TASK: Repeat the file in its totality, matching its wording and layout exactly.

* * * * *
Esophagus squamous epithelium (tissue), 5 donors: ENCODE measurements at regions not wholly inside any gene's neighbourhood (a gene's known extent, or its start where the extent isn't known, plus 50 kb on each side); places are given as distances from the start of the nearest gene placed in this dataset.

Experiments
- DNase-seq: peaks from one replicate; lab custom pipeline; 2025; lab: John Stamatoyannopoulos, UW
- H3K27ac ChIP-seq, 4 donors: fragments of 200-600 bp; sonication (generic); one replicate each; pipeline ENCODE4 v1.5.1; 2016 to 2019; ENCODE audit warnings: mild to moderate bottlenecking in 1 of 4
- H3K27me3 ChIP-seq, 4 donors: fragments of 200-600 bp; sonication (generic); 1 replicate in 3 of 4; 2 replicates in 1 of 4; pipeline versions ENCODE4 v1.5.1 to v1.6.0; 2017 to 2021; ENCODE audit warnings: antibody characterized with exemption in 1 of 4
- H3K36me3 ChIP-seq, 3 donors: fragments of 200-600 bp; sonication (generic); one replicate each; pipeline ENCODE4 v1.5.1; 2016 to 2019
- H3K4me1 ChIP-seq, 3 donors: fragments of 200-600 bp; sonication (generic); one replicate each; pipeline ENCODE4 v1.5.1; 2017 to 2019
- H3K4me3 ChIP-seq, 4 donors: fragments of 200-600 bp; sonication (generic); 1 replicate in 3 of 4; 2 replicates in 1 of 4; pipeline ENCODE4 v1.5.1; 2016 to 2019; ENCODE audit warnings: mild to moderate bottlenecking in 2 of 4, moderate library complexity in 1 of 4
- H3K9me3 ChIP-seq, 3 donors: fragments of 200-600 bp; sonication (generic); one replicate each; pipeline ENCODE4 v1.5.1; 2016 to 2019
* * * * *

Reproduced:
Esophagus squamous epithelium (tissue), 5 donors: ENCODE measurements at regions not wholly inside any gene's neighbourhood (a gene's known extent, or its start where the extent isn't known, plus 50 kb on each side); places are given as distances from the start of the nearest gene placed in this dataset.

Experiments
- DNase-seq: peaks from one replicate; lab custom pipeline; 2025; lab: John Stamatoyannopoulos, UW
- H3K27ac ChIP-seq, 4 donors: fragments of 200-600 bp; sonication (generic); one replicate each; pipeline ENCODE4 v1.5.1; 2016 to 2019; ENCODE audit warnings: mild to moderate bottlenecking in 1 of 4
- H3K27me3 ChIP-seq, 4 donors: fragments of 200-600 bp; sonication (generic); 1 replicate in 3 of 4; 2 replicates in 1 of 4; pipeline versions ENCODE4 v1.5.1 to v1.6.0; 2017 to 2021; ENCODE audit warnings: antibody characterized with exemption in 1 of 4
- H3K36me3 ChIP-seq, 3 donors: fragments of 200-600 bp; sonication (generic); one replicate each; pipeline ENCODE4 v1.5.1; 2016 to 2019
- H3K4me1 ChIP-seq, 3 donors: fragments of 200-600 bp; sonication (generic); one replicate each; pipeline ENCODE4 v1.5.1; 2017 to 2019
- H3K4me3 ChIP-seq, 4 donors: fragments of 200-600 bp; sonication (generic); 1 replicate in 3 of 4; 2 replicates in 1 of 4; pipeline ENCODE4 v1.5.1; 2016 to 2019; ENCODE audit warnings: mild to moderate bottlenecking in 2 of 4, moderate library complexity in 1 of 4
- H3K9me3 ChIP-seq, 3 donors: fragments of 200-600 bp; sonication (generic); one replicate each; pipeline ENCODE4 v1.5.1; 2016 to 2019